At the April 12th meeting at Rockland City Council Chambers, a large group of stakeholders met to organize and to make plans to address the opiate addiction crisis in Knox County. It was noted that 29 percent of all babies born in Knox County were drug affected in 2014; that county trends for drug-related deaths (at least one per month) continue to mirror the 31-percent statewide increase in rate from 2014 to 2015; and that the rates of opiate-related problems will double every three years unless meaningful actions are taken. 

This column outlines the results of this meeting: 

• More than 150 people have expressed interest in this coalition and will be invited to participate on a Steering Committee to coordinate the activity of five workgroups: Addiction Prevention and Education; Addiction Treatment and Recovery; Law Enforcement and Alternatives; Funding and Support for Treatment/Living Needs of People/Families with Addiction; and Coping by Families and Friends of those with Addictions. 

The steering committee and workgroups are open to any and all community stakeholders including, but not limited to, individuals with opiate addiction /family members/ friends; treating practitioners/therapists; community service providers; law enforcement/restorative justice professionals; recovery community/mentors/coaches; government representatives; and interested community organizations and individuals.

• The coalition will embark upon a fundraising campaign to support coalition activities and provide assistance to people with opiate addiction and their families as needed to support their recovery. This is in the early stage of planning.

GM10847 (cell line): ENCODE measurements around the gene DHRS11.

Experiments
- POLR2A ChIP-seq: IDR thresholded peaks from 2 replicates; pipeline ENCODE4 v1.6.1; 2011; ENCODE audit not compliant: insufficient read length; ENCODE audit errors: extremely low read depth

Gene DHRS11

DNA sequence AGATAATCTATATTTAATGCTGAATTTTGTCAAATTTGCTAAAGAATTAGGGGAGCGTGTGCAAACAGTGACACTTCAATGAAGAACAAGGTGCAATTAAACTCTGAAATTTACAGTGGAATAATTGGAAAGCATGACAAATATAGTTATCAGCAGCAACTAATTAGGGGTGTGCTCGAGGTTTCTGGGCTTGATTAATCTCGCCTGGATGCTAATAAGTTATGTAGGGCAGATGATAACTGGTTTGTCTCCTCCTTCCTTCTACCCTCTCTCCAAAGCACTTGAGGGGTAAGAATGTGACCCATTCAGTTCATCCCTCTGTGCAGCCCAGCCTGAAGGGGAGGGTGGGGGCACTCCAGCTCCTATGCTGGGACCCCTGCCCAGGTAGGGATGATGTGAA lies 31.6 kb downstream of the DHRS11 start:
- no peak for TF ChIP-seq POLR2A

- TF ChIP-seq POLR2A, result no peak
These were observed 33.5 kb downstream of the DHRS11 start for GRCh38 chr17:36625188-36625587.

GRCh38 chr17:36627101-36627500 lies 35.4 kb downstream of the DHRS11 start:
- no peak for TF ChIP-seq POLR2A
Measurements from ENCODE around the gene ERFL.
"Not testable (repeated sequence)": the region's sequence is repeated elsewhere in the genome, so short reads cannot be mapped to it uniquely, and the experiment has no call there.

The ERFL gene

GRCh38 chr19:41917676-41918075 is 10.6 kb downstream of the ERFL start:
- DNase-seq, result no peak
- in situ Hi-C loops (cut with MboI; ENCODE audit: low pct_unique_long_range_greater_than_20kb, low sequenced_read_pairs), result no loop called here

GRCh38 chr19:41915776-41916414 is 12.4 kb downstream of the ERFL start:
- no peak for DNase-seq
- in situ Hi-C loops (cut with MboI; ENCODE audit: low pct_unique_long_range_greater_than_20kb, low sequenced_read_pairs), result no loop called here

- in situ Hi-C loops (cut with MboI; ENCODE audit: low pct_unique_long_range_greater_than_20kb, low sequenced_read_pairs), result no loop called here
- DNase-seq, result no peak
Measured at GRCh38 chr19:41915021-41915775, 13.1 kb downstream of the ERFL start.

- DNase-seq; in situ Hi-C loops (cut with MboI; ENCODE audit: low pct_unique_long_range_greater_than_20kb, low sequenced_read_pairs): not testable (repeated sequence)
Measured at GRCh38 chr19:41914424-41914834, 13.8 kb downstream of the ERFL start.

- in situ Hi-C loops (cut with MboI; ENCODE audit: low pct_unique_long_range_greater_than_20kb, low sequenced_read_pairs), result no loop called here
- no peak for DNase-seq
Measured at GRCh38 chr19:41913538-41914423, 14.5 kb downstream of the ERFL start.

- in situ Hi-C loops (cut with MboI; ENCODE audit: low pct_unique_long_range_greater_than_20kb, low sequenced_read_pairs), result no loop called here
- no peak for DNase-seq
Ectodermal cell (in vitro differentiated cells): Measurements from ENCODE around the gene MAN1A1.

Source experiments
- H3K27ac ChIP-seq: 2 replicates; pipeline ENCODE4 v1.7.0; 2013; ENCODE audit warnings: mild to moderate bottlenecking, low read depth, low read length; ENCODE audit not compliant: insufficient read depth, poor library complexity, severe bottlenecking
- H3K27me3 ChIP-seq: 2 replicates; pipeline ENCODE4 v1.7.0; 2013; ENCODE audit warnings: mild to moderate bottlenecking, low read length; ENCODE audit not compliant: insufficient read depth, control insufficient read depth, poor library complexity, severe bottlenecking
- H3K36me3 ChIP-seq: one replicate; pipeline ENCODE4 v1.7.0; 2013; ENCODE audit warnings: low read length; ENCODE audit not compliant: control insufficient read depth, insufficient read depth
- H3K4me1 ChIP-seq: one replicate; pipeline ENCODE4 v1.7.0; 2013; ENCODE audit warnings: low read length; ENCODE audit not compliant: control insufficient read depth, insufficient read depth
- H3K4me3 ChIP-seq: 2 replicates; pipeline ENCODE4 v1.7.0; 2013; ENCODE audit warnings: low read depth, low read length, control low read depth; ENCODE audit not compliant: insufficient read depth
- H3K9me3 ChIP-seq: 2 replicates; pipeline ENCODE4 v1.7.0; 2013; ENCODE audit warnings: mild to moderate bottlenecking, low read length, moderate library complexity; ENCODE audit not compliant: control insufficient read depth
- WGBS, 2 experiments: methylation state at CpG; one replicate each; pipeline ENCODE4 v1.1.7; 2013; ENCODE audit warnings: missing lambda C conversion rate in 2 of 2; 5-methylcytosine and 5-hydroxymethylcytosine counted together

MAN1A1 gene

Given that nearly one out of every three babies in Knox County are born affected by opiate exposure throughout pregnancy, the coalition will focus immediately upon this issue. It will strive to implement proven approaches to preventing addiction in young women and introduce programs to break the cycle of addiction in our community by supporting mothers and their families in a healthy and constructive way.

• An equally high priority involves recruiting more doctors to offer medication-assisted treatment (MAT), which should be an option open to all those with opiate addiction who seek that treatment option. There are many hundreds of people with substance use disorder in Knox County who cannot access MAT so remain at risk of continued drug use, overdose, death, disability and involvement in drug crimes.

• Since people who are struggling with addiction find it impossible to begin recovery when dealing with daily personal crises, a workgroup will explore how to provide life necessities, such as housing, transportation and access to medical care. The focus will be on providing the foundation needed to help them become self-sufficient as soon as possible. 

• In recognition that incarceration without treatment makes recovery from addiction more difficult, and is therefore counterproductive, another workgroup will promote well-proven alternatives to current jail and prison practices.

Please send inquiries regarding the Knox Recovery Coalition to (or call or text 370-9881), and please indicate your level of interest in being involved and/or informed.